Experience the electrifying atmosphere of Spanish football by catching a game featuring one of Valencia’s prominent football teams. Whether you choose Valencia CF, who competes in the top division, or Levante UD, known for their spirited matches, you’re in for a treat. Many locals and visitors alike find the atmosphere at a Levante match particularly vibrant, offering a more intimate and engaging experience compared to the larger Valencia stadium.

football match in spain

Tickets for these matches can be easily acquired through the teams’ websites, typically available for general purchase 2-3 weeks in advance. Don’t miss the chance to immerse yourself in the local culture and passion for the beautiful game.

Dine At A Michelin Star Restaurant

Valencia is not just a cultural hub but also a gastronomic paradise, boasting seven restaurants that hold at least one Michelin star. Among them, the Ricard Camarena Restaurant, celebrated for its two Michelin stars, offers a sublime dining experience with tasting menus that showcase the best of local seasonal ingredients. Another notable mention is El Poblet, run by the acclaimed chef Quique Dacosta, who earned his first star in Denia before bringing his culinary excellence to Valencia.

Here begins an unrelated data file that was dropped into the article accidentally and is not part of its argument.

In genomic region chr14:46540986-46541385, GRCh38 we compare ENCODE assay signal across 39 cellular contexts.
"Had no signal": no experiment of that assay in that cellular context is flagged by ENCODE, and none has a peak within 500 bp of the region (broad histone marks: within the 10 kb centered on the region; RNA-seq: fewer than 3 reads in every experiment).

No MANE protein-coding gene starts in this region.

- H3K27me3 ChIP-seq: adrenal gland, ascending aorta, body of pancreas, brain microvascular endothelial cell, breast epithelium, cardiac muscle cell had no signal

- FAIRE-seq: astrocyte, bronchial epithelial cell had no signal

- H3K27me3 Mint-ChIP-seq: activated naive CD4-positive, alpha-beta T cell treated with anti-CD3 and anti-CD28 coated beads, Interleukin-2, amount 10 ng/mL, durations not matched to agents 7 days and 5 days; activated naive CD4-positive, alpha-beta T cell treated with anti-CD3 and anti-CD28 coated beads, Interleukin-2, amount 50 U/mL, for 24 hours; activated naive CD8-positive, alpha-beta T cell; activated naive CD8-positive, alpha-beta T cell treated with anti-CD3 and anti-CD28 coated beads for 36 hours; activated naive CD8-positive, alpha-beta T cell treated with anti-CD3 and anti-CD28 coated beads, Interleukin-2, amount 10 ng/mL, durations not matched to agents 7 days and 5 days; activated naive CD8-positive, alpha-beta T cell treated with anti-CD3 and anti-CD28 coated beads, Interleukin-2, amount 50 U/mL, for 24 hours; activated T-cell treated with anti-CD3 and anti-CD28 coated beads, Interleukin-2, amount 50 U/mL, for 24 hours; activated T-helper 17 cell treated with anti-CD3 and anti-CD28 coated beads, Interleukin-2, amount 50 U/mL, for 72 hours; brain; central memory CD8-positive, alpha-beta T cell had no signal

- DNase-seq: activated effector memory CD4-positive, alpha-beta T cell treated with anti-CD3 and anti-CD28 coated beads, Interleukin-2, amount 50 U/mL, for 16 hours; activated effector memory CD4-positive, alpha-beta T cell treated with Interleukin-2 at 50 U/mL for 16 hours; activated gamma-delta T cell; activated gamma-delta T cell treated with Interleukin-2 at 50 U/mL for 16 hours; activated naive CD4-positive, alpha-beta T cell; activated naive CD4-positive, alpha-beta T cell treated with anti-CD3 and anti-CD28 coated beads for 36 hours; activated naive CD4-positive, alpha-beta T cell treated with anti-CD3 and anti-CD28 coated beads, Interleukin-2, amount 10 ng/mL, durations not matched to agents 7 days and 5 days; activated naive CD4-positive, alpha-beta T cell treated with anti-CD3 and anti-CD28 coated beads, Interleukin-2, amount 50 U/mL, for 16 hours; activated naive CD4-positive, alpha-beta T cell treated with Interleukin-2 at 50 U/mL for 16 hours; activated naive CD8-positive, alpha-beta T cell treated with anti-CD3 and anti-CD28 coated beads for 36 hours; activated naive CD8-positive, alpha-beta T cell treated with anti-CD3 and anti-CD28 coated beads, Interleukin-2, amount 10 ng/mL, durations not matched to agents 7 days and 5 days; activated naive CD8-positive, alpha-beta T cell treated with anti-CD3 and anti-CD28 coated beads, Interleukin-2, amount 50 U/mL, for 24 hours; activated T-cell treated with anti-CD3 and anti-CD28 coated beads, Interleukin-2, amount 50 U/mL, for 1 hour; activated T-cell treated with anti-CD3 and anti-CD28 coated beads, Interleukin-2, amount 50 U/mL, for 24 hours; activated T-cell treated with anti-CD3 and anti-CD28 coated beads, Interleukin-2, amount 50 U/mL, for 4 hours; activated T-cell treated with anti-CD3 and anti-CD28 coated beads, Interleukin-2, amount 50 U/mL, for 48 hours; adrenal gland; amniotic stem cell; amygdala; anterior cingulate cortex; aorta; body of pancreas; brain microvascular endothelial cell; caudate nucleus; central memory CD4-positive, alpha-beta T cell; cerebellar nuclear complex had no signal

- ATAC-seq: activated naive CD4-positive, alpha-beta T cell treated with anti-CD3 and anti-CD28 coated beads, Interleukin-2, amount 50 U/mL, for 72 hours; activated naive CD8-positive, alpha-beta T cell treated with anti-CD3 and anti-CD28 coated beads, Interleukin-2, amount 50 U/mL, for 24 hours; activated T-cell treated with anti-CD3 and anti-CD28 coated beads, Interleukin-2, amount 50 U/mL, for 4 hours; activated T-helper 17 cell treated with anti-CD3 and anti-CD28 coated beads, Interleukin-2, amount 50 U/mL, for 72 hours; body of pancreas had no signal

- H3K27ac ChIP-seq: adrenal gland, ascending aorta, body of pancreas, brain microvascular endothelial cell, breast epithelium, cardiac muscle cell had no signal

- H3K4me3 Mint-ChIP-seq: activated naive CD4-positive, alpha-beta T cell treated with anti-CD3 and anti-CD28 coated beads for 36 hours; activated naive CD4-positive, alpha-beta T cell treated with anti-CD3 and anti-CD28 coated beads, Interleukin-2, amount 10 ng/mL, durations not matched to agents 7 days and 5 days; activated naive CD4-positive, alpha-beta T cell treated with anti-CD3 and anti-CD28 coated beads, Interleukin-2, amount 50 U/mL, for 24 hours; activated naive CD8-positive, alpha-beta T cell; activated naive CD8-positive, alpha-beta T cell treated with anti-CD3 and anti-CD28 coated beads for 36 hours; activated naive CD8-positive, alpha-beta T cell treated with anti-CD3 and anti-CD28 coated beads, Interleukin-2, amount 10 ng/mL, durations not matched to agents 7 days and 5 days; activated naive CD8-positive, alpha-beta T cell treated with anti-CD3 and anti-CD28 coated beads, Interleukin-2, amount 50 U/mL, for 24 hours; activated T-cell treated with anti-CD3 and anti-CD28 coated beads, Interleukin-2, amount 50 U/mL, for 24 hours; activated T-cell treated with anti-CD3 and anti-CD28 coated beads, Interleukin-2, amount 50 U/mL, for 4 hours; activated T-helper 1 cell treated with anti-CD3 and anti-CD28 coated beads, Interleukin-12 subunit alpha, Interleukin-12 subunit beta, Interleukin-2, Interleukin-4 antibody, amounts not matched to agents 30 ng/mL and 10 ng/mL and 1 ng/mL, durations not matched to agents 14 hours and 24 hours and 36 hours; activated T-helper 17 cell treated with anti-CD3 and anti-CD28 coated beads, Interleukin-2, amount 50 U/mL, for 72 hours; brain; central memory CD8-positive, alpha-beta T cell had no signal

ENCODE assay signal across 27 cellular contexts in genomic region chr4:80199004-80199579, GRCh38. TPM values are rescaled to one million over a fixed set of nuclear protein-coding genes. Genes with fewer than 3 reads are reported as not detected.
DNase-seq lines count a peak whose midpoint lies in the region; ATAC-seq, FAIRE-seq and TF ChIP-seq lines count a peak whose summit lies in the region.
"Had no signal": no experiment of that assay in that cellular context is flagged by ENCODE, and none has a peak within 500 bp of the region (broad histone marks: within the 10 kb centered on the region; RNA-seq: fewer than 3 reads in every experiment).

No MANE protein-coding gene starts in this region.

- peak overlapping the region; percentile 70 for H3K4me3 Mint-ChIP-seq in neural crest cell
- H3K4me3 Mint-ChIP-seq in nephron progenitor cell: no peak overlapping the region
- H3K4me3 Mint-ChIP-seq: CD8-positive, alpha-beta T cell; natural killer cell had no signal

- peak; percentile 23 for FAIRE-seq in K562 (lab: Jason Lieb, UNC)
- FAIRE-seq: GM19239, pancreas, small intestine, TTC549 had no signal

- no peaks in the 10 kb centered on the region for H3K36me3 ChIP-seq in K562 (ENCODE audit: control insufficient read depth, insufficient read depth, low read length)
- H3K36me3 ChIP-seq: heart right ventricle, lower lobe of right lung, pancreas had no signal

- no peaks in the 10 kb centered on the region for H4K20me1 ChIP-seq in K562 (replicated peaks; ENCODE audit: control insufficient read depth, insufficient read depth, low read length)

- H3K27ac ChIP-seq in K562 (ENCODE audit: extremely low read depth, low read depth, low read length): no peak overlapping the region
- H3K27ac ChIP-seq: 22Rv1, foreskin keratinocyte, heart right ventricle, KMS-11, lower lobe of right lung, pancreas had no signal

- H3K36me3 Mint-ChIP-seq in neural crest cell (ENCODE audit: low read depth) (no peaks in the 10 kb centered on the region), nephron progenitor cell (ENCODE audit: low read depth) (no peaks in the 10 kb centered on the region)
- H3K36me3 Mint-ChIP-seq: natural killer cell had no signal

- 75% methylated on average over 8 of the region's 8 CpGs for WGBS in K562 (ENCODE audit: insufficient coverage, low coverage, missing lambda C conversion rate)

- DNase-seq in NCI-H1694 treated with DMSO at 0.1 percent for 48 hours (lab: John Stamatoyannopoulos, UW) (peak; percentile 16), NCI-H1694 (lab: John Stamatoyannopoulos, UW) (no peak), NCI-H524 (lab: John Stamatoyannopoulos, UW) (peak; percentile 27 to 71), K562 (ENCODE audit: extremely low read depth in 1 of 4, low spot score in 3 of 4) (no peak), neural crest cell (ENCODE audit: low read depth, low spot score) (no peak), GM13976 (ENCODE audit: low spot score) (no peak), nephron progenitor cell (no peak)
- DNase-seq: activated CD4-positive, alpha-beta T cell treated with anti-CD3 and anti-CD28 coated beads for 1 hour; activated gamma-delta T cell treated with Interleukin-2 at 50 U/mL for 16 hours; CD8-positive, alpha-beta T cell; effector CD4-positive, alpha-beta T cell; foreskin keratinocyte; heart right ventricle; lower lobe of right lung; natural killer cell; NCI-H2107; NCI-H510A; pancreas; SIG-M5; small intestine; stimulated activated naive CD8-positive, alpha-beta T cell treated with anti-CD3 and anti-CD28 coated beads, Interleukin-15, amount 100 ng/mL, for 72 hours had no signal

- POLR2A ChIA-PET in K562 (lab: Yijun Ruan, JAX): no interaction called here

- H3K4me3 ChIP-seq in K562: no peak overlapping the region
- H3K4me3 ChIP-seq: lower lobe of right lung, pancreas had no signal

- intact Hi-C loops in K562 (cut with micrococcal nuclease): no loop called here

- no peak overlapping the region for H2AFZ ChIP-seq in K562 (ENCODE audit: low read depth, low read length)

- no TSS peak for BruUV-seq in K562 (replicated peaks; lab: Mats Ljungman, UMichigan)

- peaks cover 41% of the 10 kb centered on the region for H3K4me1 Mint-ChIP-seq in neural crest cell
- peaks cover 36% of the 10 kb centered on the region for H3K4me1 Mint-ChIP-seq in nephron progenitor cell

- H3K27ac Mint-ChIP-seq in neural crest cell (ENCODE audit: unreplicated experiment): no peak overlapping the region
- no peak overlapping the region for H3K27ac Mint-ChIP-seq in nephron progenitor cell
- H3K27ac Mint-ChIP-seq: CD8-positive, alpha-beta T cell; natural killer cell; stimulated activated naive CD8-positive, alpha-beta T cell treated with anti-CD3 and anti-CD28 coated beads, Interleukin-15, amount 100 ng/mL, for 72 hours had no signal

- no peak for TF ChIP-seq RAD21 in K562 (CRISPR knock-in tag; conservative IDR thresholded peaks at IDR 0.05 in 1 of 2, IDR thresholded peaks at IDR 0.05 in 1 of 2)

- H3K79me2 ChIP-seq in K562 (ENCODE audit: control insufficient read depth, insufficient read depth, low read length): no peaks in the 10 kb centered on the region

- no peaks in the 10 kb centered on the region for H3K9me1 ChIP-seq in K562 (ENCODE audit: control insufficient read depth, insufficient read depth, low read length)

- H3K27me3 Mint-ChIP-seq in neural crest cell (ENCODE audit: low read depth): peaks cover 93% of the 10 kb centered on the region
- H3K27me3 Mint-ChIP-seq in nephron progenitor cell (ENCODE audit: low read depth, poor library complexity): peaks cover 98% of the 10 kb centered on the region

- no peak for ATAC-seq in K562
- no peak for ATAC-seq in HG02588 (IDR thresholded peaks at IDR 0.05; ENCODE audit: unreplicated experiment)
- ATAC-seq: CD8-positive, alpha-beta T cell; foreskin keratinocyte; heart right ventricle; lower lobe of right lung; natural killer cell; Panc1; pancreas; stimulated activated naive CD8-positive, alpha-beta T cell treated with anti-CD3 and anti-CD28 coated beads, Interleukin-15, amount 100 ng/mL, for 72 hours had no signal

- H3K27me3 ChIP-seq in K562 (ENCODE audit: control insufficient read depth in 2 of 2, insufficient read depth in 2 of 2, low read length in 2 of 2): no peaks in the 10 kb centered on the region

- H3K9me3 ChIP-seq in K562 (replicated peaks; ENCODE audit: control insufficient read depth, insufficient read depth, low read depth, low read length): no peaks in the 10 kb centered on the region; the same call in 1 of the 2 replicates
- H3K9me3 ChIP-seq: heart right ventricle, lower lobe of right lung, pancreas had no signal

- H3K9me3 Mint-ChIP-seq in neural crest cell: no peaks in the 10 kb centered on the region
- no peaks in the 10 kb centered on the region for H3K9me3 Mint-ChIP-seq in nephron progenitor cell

These establishments promise an unforgettable exploration of Valencian cuisine, all detailed on the Michelin website for those who aspire to indulge in top-tier dining. Whether you’re a gourmet aficionado or a curious traveler, these dining experiences are a must when visiting Valencia.

Valencia City Hall

When visiting Valencia, a stop at the Valencia City Hall or Ajuntament de València is a must. This iconic building is not only free to the public but is a cornerstone of civic pride located in the heart of the Plaça de l’Ajuntament. This busy plaza is a perfect spot to people watch and admire the intricate architecture that defines this historic area. Inside, visitors can explore the stately rooms and step out onto the balcony overlooking the plaza, feeling like a visiting dignitary as they wave to the people below.

Valencia City Hall

Whether you’re soaking up the ambiance or exploring the richly decorated interiors, Valencia City Hall offers a unique glimpse into the city’s grandeur.